- Parent Category: News
- Category: Technology News
- Published on Thursday, 26 September 2013 00:35
- Written by Carl Mrozek
Apparently ARRI Inc. had enough confidence in its new AMIRA camera to unveil it on Friday the 13th during IBC in Amsterdam — and, so far, good luck has prevailed. The AMIRA has apparently generated a good vibe at the event, and promises to create an interesting horse race among mid-higher-end digital cine cameras. For starters, the AMIRA appears to be designed as an “ALEXA Light,” as it’s a more compact camera at roughly two-thirds the weight of an ALEXA with a viewfinder and mounting bracket (equaling 17+ pounds). More importantly, it has an ALEXA sensor and thus has its 14.5+ stop dynamic range, light sensitivity, low noise, and the ability to handle subtle highlights while rendering natural-looking colors and complex skin tones — all key ALEXA details.
There are several other ALEXA similarities: the AMIRA is an Ultra-HD camera with four-channel audio recording. It can exceed 2K image sizes at 2880x1620 as well as 1080p (both with 16:9 aspect ratio), and it records Rec 709 or Log C images using ProRes LT, 422, 422HQ or 444 codecs. It will also feature in-camera grading and an assortment of “looks” based on 3D LUTs. Unlike the ALEXA, the AMIRA can achieve maximum frame rates of 200fps just like an ARRI high-speed, super 16mm film camera, thanks to advanced digital processing. The camera will not record to SxS cards. Instead, it will record to brand-new CFast 2.0 flash memory cards with ultra-fast data rates. CFast 2.0 is a new, open format for handling the high data rates of Ultra-HD and high frame-rate digital video. It also offers long recording capacity at high resolutions (beyond-broadcast quality) and includes IT compatibility.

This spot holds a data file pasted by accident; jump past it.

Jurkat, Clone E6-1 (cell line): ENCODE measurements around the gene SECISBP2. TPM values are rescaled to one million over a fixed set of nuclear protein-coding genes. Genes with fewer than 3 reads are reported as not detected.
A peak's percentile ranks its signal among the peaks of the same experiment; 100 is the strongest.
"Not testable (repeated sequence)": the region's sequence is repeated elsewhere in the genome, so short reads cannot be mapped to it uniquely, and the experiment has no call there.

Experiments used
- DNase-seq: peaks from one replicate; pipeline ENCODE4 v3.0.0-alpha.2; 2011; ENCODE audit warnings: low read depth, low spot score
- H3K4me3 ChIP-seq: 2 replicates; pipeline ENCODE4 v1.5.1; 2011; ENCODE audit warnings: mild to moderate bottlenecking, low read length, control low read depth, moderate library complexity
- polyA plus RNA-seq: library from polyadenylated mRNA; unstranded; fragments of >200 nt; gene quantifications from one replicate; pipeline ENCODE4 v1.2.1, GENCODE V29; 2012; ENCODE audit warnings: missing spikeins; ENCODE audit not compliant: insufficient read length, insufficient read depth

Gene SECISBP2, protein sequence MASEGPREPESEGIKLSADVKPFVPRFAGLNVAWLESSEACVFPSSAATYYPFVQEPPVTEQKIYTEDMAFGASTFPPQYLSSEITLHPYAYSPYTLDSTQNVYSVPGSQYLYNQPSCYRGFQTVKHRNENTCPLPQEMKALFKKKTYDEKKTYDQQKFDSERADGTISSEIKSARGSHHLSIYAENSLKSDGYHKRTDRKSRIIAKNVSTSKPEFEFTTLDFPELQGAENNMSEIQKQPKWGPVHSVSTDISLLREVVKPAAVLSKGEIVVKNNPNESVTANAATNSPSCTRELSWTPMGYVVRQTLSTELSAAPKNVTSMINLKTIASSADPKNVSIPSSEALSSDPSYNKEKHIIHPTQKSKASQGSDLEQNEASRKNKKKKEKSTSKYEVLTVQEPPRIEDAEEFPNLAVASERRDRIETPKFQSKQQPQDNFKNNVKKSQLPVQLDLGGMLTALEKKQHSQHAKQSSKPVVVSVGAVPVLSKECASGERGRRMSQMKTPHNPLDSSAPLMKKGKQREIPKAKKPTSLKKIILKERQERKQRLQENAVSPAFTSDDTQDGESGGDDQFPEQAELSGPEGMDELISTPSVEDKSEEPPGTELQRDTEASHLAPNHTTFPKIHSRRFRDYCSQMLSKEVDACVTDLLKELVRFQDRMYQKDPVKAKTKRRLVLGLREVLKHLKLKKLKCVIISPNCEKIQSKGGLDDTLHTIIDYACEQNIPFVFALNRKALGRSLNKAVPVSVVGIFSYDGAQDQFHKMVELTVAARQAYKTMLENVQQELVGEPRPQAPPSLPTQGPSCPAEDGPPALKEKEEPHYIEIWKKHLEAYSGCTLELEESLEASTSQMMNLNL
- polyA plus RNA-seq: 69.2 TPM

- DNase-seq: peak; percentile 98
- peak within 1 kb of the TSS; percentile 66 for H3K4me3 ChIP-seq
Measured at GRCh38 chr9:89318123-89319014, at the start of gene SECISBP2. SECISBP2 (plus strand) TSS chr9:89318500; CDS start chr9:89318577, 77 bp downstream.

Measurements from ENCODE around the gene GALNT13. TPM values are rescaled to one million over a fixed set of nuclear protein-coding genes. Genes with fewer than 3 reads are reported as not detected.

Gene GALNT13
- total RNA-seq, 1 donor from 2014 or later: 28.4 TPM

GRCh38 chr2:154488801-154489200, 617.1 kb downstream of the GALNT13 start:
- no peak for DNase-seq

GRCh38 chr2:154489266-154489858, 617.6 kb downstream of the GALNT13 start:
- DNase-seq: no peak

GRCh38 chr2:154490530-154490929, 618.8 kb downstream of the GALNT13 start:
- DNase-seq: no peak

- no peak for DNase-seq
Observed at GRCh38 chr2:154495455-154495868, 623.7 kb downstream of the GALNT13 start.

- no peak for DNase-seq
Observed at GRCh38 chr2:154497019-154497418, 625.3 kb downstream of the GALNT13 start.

Besides having many impressive capabilities and tech specs, the AMIRA is being touted as a “shooter’s camera.” According to ARRI, the AMIRA is designed for solo operation, including over-the-shoulder ENG and doc-style operation, as it is lighter and more compact than an ALEXA. Moreover, the AMIRA is designed for easy adjustment while shooting with menus and key functions on the left side of the camera for easy access by cinematographers (versus on the right side of the ALEXA, which is a “crew” camera).
While no firm retail price has been announced, the AMIRA will presumably be competitive with other mid-priced digital-cine cameras, like an EPIC or Sony F55. It’s likely to be priced somewhere in the mid-$20K range, but will be packaged ready to shoot, minus the lens, battery and media. Delivery dates also haven’t been announced, as the AMIRA is still in development. One issue still in flux is lensing: While PL mounts are a given, EF mount lenses are also likely, but Nikon and B4 mount lenses and the like are still under consideration. In fact, ARRI actively solicited feedback from shooters at IBC and may still be open to suggestions. Hopefully, there’s still some time left to help the ARRI design team with its “dream camera” for solo shooters.